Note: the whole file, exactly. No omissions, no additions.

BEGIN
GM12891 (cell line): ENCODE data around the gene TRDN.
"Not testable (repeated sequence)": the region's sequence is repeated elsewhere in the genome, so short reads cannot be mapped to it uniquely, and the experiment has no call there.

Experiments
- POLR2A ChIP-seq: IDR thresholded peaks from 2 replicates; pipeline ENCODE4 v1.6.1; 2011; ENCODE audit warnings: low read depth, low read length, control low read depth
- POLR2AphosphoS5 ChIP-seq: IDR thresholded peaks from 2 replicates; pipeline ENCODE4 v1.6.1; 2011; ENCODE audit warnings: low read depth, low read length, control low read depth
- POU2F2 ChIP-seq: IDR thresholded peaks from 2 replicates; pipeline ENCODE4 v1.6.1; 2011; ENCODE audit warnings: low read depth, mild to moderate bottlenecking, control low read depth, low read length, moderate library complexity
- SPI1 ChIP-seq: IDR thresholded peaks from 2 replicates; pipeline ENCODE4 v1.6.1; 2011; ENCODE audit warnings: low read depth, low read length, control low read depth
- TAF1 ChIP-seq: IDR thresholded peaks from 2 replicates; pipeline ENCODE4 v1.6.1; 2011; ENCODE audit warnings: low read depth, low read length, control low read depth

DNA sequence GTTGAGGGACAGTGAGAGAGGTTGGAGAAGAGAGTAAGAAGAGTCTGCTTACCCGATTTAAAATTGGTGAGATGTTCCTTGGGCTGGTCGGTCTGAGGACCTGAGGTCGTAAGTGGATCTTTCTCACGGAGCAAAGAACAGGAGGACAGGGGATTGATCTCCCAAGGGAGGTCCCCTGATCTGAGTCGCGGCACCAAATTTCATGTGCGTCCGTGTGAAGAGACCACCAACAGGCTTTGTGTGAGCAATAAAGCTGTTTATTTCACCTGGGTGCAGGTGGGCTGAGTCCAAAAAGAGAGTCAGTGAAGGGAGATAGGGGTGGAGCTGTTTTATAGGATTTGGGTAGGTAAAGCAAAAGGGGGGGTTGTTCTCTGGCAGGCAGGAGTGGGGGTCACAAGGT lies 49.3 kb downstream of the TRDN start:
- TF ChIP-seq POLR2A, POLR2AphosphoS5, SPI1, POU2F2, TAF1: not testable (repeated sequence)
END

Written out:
GM12891 (cell line): ENCODE data around the gene TRDN.
"Not testable (repeated sequence)": the region's sequence is repeated elsewhere in the genome, so short reads cannot be mapped to it uniquely, and the experiment has no call there.

Experiments
- POLR2A ChIP-seq: IDR thresholded peaks from 2 replicates; pipeline ENCODE4 v1.6.1; 2011; ENCODE audit warnings: low read depth, low read length, control low read depth
- POLR2AphosphoS5 ChIP-seq: IDR thresholded peaks from 2 replicates; pipeline ENCODE4 v1.6.1; 2011; ENCODE audit warnings: low read depth, low read length, control low read depth
- POU2F2 ChIP-seq: IDR thresholded peaks from 2 replicates; pipeline ENCODE4 v1.6.1; 2011; ENCODE audit warnings: low read depth, mild to moderate bottlenecking, control low read depth, low read length, moderate library complexity
- SPI1 ChIP-seq: IDR thresholded peaks from 2 replicates; pipeline ENCODE4 v1.6.1; 2011; ENCODE audit warnings: low read depth, low read length, control low read depth
- TAF1 ChIP-seq: IDR thresholded peaks from 2 replicates; pipeline ENCODE4 v1.6.1; 2011; ENCODE audit warnings: low read depth, low read length, control low read depth

DNA sequence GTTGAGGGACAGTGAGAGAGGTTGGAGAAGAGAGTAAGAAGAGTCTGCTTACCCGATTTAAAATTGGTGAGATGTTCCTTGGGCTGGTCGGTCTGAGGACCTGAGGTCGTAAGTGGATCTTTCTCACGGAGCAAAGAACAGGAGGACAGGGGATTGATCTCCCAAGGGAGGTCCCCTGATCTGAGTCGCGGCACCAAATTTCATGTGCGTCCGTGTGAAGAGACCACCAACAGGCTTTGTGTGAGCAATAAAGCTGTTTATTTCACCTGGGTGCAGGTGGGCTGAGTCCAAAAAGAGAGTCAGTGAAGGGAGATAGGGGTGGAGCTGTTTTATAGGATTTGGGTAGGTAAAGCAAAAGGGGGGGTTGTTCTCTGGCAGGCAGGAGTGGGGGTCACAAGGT lies 49.3 kb downstream of the TRDN start:
- TF ChIP-seq POLR2A, POLR2AphosphoS5, SPI1, POU2F2, TAF1: not testable (repeated sequence)